June 17, 2014 10:16 pm

‘We will fight for our legacy': ‘Chief Stewart Phillip on Northern Gateway decision

WATCH ABOVE: Grand Chief Stewart Phillip on BC1

VANCOUVER – Grand Chief Stewart Phillip said First Nations groups and British Columbians will fight for their legacy to ensure what was handed to them will be handed to their children and grandchildren.

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Speaking to Jill Krop on BC1 shortly after the decision was announced about the Northern Gateway Pipeline Phillip said First Nations are still prepared to “go to the wall to go against this project.”

“I think it’s pretty self-explanatory,” said Phillip, “the First Nations people of this province have made it abundantly clear that we have every right, based on our constitutional and judicially upheld rights, rights that are reflected in the UN Declaration on the Rights of Indigenous Peoples, to stand by our traditional laws and legal orders and defend our territories from the threats and predations of oil and gas. And we fully intend to do that.”

On Tuesday it was revealed that the federal government accepted the independent panel’s recommendation to impose 209 conditions on Enbridge’s Northern Gateway proposal.

The 1,177-kilometre, $6.5 billion project would transport 525,000 barrels per day of oil products from outside Edmonton to Kitimat on the northern B.C. coast.

In an interview with Jas Johal, executive vice president, western access, of Enbridge, Janet Holder said many First Nations groups are on-board with Enbridge’s plan for the Northern Gateway Pipeline, but Phillip said that is not true.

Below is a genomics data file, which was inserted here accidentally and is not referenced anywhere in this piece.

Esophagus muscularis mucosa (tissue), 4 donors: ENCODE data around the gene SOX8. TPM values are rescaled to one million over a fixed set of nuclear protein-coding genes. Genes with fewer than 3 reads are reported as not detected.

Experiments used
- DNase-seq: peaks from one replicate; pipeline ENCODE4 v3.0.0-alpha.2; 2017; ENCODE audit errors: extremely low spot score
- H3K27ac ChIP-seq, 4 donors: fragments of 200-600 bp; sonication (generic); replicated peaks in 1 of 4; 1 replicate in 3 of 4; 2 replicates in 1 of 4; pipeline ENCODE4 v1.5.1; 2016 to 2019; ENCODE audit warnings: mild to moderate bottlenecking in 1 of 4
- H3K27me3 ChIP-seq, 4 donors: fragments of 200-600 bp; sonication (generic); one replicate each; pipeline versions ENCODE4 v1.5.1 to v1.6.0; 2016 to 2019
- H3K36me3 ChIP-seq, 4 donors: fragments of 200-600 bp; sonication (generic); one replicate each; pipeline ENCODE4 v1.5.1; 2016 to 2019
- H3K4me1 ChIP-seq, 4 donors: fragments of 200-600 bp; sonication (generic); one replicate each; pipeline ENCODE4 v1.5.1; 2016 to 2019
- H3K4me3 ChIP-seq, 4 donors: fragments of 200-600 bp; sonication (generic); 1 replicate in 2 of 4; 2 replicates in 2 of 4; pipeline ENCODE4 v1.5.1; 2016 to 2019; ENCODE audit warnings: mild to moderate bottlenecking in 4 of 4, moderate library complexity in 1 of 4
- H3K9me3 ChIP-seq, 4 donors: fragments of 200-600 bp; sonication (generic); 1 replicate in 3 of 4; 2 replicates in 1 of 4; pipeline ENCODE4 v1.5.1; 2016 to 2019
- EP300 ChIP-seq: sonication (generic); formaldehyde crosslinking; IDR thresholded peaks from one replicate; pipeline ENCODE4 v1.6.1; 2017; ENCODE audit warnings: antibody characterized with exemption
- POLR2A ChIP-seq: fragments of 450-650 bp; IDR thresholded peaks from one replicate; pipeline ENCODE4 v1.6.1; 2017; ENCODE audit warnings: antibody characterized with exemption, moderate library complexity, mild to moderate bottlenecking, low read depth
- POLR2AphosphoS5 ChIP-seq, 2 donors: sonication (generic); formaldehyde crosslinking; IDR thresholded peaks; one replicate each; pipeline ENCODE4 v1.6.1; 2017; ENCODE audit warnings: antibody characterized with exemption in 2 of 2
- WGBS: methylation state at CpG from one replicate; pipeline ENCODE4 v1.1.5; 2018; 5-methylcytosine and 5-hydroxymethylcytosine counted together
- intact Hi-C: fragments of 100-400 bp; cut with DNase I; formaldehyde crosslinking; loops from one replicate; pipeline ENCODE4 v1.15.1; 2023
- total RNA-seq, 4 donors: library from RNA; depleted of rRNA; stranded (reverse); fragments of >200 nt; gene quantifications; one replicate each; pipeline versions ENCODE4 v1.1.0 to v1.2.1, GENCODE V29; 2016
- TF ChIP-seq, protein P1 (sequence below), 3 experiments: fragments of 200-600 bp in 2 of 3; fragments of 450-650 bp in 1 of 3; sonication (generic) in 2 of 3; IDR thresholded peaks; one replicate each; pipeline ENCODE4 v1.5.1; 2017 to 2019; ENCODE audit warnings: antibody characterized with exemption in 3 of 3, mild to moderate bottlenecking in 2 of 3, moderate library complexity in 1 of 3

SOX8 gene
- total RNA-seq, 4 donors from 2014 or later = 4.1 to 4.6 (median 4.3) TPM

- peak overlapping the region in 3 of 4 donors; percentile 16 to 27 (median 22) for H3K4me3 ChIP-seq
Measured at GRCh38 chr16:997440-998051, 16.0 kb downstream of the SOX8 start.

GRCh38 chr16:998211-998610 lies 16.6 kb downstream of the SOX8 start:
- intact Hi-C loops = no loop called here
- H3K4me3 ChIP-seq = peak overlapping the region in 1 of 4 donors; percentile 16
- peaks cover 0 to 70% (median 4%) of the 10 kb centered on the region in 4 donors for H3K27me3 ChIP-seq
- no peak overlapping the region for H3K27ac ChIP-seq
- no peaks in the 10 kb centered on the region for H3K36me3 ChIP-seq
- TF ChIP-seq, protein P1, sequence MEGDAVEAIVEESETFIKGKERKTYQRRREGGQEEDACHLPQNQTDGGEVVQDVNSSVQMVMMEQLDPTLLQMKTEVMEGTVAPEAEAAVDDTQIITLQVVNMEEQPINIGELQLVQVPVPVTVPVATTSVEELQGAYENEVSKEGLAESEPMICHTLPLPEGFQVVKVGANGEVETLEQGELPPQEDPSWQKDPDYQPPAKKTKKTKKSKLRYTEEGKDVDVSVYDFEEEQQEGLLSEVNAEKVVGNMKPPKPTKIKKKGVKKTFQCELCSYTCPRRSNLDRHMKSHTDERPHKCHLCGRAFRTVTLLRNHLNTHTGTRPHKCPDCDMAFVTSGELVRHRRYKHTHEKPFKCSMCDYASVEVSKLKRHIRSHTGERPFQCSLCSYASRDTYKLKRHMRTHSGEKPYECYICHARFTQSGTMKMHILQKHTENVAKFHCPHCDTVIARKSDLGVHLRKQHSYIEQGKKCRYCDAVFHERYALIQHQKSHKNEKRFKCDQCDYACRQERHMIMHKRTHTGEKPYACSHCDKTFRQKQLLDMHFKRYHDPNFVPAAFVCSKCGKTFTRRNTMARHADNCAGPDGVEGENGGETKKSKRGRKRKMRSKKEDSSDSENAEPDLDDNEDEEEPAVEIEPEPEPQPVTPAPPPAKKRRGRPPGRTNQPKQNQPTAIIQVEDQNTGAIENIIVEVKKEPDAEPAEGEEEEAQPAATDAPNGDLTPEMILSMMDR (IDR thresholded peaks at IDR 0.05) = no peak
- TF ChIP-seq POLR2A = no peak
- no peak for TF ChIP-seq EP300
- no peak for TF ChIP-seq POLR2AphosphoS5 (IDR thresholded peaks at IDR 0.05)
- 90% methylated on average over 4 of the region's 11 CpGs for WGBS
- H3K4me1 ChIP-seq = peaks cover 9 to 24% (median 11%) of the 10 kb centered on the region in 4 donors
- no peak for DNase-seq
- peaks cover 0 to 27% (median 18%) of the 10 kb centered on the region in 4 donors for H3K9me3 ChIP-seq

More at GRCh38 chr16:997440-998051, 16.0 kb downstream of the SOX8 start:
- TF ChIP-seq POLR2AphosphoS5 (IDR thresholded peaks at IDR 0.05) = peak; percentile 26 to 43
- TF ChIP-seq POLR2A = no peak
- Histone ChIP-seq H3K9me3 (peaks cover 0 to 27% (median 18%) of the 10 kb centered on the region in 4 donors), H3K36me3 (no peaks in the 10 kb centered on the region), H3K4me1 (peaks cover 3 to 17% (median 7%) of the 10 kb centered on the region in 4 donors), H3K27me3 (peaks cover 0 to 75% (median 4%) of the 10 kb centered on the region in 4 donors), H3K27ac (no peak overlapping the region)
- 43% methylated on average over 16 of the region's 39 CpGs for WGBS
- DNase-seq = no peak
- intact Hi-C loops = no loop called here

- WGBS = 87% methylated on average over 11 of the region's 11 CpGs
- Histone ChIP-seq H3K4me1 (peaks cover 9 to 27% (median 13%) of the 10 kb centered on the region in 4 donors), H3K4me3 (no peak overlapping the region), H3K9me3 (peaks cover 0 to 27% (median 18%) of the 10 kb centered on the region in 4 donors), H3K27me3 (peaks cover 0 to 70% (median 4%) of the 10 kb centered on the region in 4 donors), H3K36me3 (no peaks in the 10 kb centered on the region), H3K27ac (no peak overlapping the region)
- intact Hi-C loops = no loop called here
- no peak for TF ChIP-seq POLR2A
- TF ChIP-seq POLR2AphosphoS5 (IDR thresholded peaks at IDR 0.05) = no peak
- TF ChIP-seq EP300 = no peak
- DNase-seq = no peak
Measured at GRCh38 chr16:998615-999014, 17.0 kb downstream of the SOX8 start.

“The solidarity between Aboriginal groups and communities in this province vis-a-vis this issue is unprecedented,” he said. “There’s somewhere in the neighbourhood of 140 First Nations who have signed off on the Fraser Declaration, Coastal First Nations the Haida etc., and all of mainstream First Nations political organizations encompassed by the BC First Nations Leadership Council – namely the First Nations Summit, the Union of BC Indian Chiefs and the BC Association of First Nations is standing in absolute solidarity.”

He said he has not seen any of these “so-called” agreements between First Nations and Enbridge. “But as you well know, the opposition to Enbridge’s Northern Gateway’s Pipeline proposal extends to the vast majority of British Columbians,” said Phillip. “So it’s not simply a First Nations issue. It’s an issue of grave concern to all British Columbians.”

First Nations groups have already said they will immediately go to court to “vigorously pursue all lawful means to stop the Enbridge project.”

“We believe that the reason the vast majority of British Columbians are opposed to heavy-oil pipelines is they too get it and understand they have a duty and obligation to their children and grandchildren to ensure that they legacy that was handed to them by their forbearers is completely intact for their children and grandchildren,” said Phillip. “We’re talking about oil verses water. We’re talking about wild salmon. We’re talking about killer whales , sea otters — everything that makes British Columbia the most beautiful place on the planet.”

- With files from Nicole Gibillini

© Shaw Media, 2014

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